Among china’s greatest art treasures are the Buddhist caves near Dunhuang, an oasis on the fabled Silk Road that once linked China and Europe. Their ancient frescoes, sculptures, and other relics date as far back as A.D. 430 and have survived wars, environmental damage, antiquities hunters, and the chaotic Cultural Revolution. But their biggest threat today is tourism.
The UNESCO World Heritage site—which includes more than 700 caves, 2,400 clay sculptures, and 150,000 square feet of frescoes—has an optimal capacity of 3,000 people per day, but up to 8,000 visited the caves daily during holidays this year. The caves, also known as the Mogao Grottoes, have fragile ecosystems, and the buildup of humidity and carbon dioxide from visitors’ breath can lead to flaking and discoloration of the delicate wall paintings.
In a bid to help preserve the caves, the Dunhuang Academy has settled on an innovative strategy: digitize them. The academy has been working with the Andrew W. Mellon Foundation and Northwestern University to create a digital archive of the caves using a camera with a billion-pixel resolution. The results will be used in the academy’s planned $40 million visitor center—slated for completion next year—which will present virtual tours of the caves to save the real sites from wear and tear. The scope of the project is daunting. It takes 20 minutes to record a 30-square-foot fresco, and there are 492 caves with murals inside.
Recently the Arthur M. Sackler Gallery in Washington, D.C., offered a tantalizing glimpse of the final product. Donning 3-D glasses, visitors were transported across time and space into a “virtual” Dunhuang. The exhibit digitally re-created a single grotto, known as Cave 220, which boasts early Tang paintings from approximately A.D. 642. The 3-D, interactive experience is flooded with vivid color, entrancing close-up details, and moving images of flying bodhisattvas riding mythical animals.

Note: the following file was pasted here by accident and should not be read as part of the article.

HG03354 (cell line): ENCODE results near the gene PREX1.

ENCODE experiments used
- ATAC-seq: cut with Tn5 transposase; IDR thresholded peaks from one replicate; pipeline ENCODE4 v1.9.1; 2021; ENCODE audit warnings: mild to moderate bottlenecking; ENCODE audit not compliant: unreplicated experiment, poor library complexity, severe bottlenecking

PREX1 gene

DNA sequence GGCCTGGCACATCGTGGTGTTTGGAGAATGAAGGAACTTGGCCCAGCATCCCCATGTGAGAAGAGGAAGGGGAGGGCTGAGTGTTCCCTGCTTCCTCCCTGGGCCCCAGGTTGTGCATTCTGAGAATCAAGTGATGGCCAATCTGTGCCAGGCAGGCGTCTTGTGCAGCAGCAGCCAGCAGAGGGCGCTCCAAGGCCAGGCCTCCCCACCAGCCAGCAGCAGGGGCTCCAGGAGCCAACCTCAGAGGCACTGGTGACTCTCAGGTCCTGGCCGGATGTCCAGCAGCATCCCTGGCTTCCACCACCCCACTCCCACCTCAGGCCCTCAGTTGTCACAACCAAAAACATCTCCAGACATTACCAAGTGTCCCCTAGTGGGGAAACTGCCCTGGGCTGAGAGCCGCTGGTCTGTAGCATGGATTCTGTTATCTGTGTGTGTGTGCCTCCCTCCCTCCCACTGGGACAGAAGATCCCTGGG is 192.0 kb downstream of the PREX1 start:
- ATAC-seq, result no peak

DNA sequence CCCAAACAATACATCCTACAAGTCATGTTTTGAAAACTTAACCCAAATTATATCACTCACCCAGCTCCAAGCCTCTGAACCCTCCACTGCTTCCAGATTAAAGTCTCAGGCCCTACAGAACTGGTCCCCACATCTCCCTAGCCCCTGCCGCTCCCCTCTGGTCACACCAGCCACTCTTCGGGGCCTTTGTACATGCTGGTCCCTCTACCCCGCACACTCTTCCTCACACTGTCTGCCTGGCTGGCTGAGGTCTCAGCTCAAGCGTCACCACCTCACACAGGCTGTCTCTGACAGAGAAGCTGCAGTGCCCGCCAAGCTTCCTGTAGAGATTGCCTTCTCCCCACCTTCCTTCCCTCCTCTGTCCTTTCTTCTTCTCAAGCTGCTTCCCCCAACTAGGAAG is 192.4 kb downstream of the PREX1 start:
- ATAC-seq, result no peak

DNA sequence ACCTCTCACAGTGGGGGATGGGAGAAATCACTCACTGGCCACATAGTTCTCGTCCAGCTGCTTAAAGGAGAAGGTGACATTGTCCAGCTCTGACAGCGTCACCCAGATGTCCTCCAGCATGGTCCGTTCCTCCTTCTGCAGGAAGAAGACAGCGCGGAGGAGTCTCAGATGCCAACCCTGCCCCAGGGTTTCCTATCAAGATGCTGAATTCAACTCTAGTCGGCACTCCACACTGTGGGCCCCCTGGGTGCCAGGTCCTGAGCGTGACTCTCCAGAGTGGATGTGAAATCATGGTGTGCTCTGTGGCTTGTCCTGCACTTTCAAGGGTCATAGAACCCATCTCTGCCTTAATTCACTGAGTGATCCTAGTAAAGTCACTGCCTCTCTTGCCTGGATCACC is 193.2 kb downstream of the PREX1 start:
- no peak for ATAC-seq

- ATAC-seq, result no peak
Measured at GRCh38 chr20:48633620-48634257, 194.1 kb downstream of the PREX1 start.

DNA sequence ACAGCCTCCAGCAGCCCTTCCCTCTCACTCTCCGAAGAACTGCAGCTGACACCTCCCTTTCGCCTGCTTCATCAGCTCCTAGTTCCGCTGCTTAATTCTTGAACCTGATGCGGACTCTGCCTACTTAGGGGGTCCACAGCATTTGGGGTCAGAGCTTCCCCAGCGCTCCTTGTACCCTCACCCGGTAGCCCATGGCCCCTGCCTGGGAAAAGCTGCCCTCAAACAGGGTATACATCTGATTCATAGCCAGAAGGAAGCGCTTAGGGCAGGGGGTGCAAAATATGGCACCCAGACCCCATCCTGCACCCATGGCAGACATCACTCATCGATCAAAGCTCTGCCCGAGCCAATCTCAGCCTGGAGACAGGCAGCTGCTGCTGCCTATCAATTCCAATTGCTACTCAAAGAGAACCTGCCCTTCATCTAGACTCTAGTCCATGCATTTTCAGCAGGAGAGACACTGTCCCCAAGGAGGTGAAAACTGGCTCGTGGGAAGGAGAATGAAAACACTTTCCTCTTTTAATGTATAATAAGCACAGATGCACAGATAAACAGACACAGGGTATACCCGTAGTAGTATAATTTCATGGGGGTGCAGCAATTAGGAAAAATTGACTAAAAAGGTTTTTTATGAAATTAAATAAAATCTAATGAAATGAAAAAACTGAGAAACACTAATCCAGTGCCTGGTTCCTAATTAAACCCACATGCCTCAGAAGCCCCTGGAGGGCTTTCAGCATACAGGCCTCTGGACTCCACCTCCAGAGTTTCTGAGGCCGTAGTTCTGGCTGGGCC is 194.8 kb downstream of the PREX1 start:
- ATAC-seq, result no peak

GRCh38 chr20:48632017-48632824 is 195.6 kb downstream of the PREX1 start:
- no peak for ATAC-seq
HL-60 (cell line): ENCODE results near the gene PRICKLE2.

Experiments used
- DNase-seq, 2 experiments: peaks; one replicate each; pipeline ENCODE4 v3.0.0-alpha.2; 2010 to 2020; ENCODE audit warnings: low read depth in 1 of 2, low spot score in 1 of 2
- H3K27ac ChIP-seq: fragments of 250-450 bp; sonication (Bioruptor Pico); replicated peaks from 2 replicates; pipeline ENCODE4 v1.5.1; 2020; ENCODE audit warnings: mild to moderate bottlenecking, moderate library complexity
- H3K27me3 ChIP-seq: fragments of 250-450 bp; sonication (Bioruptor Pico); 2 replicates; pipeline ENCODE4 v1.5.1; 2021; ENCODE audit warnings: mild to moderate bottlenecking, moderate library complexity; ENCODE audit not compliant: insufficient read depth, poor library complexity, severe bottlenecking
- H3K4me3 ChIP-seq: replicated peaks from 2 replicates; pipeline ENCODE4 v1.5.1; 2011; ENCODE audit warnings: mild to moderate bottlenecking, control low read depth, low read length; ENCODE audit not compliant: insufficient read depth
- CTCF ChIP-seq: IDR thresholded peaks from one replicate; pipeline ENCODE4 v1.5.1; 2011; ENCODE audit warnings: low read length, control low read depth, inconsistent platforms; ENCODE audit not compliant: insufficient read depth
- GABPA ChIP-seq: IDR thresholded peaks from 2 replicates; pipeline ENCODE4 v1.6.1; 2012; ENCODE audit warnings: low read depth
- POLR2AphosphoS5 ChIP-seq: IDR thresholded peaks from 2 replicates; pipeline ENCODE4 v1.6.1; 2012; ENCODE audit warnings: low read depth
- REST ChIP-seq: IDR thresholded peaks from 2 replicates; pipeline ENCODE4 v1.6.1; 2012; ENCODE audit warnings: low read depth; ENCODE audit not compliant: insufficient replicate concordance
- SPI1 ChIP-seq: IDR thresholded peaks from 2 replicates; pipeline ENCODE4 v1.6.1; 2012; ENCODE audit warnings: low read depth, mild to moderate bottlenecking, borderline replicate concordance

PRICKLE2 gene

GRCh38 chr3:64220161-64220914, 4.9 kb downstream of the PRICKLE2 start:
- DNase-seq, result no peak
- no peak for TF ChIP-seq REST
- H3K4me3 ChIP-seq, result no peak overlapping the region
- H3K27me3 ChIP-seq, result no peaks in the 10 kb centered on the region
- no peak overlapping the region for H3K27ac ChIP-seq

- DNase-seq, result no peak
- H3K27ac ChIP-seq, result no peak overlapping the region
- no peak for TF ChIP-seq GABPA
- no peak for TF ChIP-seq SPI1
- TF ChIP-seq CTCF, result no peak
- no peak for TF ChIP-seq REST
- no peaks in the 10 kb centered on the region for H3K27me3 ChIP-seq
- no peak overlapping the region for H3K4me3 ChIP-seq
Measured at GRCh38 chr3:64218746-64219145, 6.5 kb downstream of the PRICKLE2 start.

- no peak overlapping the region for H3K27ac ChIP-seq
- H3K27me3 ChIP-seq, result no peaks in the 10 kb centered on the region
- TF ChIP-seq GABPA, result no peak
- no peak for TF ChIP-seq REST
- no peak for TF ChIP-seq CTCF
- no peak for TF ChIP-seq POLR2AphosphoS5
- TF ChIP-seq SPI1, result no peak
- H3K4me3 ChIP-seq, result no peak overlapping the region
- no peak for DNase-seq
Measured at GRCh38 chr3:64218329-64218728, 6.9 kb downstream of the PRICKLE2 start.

One of the most popular features is the “magnifying glass,” which can zoom in on, say, a zither depicted in a mural. The instrument appears to pop out of the wall, enlarge, and then rotate in space as zither music plays in the background. Visitors can also “flip” back and forth between an intricate Tang-dynasty mural and a later, cruder Sung-dynasty fresco, which had hidden the original painting until 1943.
To help bring Cave 220’s Tang dancer paintings to life, performers from the Beijing Dance Academy were filmed by the City University of Hong Kong’s Applied Laboratory for Interactive Visualization and Embodiment (ALiVE). They appeared in the Sackler tour dancing as if in midair, clad in brightly colored Tang period costume. ALiVE’s project manager Leith Chan said that while he’s become intimately familiar with the images of Cave 220, he hasn’t been to Dunhuang yet. “I can’t wait to visit the real thing.”